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Country first

By Rotimi Fasan

FOR almost one week now Americans have been mourning the passing as well as celebrating the life and legacy of one man they believe epitomises the idea that the goal of every citizen, much more a political leader, is to put service to the country first and above any other consideration. Senator John Mccain who died last weekend of brain cancer at the age of 81 is for many Americans that symbol of a leader as a servant of the people.

Nigerian flag
Nigerian flag

We know of a former state governor who not only proclaimed himself as serving his people but adopted the phrase ‘servant-leader’ as a personal moniker. It is doubtful if the people of that state have any meaningful recollection of that man as having served them in the true sense of a servant-leader. As it was for that former governor so it is for many of Nigeria’s present and past leaders.

John Mccain was a former naval officer and combat aviator who was captured in action in Vietnam and held as a prisoner of war for five years. Nigerians may recall a political leader, a military administrator who referred to civil leaders campaigning for the restoration of civil rule that his principal had ordered arrested during the Abacha dictatorship as prisoners of war.

That is our own notion of war- a situation where armed state personnel or authority figures turn on civilian elements and citizens, round them up and casually throw them into jail in the name of national interest or state security which President Muhammadu Buhari a few days ago told us should be of more concern to us than respect for the law and, apparently, the constitution. But John Mccain was a true war prisoner who bore the scar of that experience in one of his hands that was permanently damaged due to long torture he suffered in the hands of his abductors.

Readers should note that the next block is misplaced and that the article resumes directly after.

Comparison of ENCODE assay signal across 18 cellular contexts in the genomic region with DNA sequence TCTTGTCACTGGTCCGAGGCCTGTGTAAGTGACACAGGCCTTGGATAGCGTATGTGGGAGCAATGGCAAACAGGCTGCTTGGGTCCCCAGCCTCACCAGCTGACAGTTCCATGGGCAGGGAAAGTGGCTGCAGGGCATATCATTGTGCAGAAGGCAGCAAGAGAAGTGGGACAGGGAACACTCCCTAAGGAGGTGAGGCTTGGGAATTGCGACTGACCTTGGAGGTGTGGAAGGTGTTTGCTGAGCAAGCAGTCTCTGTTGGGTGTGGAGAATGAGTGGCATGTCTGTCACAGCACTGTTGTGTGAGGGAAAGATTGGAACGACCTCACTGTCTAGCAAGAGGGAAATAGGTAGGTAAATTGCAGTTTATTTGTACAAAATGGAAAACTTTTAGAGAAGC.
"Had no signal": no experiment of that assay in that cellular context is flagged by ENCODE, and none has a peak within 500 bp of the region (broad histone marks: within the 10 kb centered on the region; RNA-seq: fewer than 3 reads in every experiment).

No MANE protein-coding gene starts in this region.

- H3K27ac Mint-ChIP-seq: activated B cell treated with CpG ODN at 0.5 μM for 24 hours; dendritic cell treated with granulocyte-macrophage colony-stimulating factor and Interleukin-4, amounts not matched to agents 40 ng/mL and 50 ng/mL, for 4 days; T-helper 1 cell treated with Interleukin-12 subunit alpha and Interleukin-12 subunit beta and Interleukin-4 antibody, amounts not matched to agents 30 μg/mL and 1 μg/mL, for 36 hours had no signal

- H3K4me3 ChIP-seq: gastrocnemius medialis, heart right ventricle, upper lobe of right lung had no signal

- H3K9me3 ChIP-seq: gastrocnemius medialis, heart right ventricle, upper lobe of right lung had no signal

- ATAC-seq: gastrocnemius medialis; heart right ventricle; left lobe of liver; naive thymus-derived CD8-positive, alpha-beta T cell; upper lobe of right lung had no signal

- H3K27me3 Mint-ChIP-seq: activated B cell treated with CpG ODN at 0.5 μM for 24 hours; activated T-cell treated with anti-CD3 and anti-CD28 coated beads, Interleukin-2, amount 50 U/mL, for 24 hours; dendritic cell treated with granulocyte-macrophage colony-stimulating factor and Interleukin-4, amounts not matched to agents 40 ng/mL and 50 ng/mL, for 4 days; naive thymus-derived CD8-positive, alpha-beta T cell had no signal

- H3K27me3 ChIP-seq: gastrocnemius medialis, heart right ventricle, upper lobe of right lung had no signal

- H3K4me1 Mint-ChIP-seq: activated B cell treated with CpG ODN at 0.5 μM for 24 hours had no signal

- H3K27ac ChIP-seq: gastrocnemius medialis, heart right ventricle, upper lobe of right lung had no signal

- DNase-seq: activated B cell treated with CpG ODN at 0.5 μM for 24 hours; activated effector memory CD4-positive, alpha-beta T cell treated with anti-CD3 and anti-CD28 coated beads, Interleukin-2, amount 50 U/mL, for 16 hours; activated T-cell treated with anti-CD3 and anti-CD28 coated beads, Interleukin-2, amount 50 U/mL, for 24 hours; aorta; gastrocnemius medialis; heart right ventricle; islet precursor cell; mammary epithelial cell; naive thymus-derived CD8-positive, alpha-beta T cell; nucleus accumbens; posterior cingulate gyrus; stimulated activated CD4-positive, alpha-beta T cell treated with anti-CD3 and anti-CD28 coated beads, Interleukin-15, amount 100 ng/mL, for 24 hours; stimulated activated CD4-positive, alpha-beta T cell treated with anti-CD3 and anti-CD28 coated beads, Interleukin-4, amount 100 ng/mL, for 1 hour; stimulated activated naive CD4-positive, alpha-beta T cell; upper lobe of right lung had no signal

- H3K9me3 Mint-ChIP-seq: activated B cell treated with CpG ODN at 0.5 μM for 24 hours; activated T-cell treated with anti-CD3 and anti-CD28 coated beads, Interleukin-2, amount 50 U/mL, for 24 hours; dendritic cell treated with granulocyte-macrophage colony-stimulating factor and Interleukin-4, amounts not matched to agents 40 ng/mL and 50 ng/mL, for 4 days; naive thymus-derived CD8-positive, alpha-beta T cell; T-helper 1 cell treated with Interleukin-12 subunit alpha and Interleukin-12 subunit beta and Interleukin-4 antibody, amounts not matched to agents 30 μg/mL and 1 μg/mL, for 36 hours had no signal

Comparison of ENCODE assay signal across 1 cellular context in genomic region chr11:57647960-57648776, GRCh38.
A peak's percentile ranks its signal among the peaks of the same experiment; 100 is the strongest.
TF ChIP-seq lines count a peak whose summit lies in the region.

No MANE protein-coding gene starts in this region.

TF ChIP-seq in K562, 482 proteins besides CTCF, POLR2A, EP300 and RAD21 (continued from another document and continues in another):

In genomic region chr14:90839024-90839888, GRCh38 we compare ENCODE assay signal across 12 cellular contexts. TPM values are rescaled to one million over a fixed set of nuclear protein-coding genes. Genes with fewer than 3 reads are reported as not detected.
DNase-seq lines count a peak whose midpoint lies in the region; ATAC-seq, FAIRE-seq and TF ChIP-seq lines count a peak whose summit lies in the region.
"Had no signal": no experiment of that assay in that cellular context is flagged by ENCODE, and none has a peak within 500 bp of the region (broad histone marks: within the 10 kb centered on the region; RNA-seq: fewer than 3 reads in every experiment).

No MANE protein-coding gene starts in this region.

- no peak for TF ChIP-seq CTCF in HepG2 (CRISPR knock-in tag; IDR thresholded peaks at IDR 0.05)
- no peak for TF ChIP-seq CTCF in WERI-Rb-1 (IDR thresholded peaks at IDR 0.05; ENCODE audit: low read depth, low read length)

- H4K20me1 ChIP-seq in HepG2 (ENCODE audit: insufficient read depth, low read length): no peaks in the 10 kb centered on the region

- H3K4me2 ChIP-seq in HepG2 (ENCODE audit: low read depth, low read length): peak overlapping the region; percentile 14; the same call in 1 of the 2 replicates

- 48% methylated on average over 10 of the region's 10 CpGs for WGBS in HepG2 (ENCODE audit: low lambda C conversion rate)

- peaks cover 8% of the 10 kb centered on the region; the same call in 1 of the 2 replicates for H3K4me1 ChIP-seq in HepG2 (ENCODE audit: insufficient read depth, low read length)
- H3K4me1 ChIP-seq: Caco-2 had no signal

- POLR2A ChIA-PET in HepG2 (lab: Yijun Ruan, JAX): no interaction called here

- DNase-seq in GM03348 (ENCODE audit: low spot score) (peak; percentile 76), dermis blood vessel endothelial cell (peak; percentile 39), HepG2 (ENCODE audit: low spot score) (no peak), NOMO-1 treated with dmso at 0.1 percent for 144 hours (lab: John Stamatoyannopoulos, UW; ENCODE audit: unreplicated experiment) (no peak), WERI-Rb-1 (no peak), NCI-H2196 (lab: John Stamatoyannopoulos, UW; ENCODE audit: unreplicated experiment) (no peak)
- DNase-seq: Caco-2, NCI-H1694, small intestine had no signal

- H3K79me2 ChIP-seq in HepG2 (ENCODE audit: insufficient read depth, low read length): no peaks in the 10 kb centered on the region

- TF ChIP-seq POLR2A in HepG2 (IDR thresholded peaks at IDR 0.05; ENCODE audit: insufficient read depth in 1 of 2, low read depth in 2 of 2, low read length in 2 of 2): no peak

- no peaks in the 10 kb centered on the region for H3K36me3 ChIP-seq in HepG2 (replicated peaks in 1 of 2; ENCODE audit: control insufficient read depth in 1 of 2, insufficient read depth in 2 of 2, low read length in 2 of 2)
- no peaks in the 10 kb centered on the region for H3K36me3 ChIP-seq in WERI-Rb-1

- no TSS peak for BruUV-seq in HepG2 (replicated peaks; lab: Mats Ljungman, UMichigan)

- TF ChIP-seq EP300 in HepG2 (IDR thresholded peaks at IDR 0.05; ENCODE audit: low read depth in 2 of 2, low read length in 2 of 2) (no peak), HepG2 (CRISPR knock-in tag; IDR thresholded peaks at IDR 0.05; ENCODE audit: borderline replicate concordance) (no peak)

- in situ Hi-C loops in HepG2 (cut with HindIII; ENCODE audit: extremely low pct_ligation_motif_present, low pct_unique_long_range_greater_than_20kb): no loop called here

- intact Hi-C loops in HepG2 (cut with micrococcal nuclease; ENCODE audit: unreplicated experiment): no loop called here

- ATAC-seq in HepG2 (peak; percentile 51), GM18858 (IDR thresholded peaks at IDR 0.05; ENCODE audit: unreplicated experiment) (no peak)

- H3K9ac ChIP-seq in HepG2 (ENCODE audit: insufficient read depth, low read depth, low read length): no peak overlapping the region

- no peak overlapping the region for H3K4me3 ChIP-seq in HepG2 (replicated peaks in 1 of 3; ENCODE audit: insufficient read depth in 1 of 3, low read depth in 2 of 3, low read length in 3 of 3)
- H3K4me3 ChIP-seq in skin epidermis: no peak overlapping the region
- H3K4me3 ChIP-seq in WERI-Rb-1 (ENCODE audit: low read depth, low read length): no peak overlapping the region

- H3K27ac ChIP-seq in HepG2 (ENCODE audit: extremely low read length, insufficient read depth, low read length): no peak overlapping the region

He was a war hero whose father and grand-father rose to the top of the American navy as admirals. He came from a distinguished pedigree of military leaders. It was his work as a naval adviser to the Capitol after his time in the navy that led to his political career. He did not have to plot a coup and shoot his way into power. His shot spell in the House was followed by a run for the Senate which he joined in 1987. He served for 31 years as senator after serving two and a half decades in the military. Altogether, Mccain gave six of his eight decades on earth to service to the American people.

Twice he contested for the presidency and twice he lost to both George W Bush and Barack Obama respectively. But he did not on account of that become a bitter man. He continued to serve in the senate to which he was elected six times. Even after he started treatment for cancer he still made it back to Washington to vote against his own party’s attempt to ‘repeal and replace’ the Affordable Health Care Act (Obama Care as it is better known). How many Nigerian politicians can take a stand against their party in pursuit of principle? How many can join their opponents ‘across the aisle’ to work in the interest of the Nigerian people?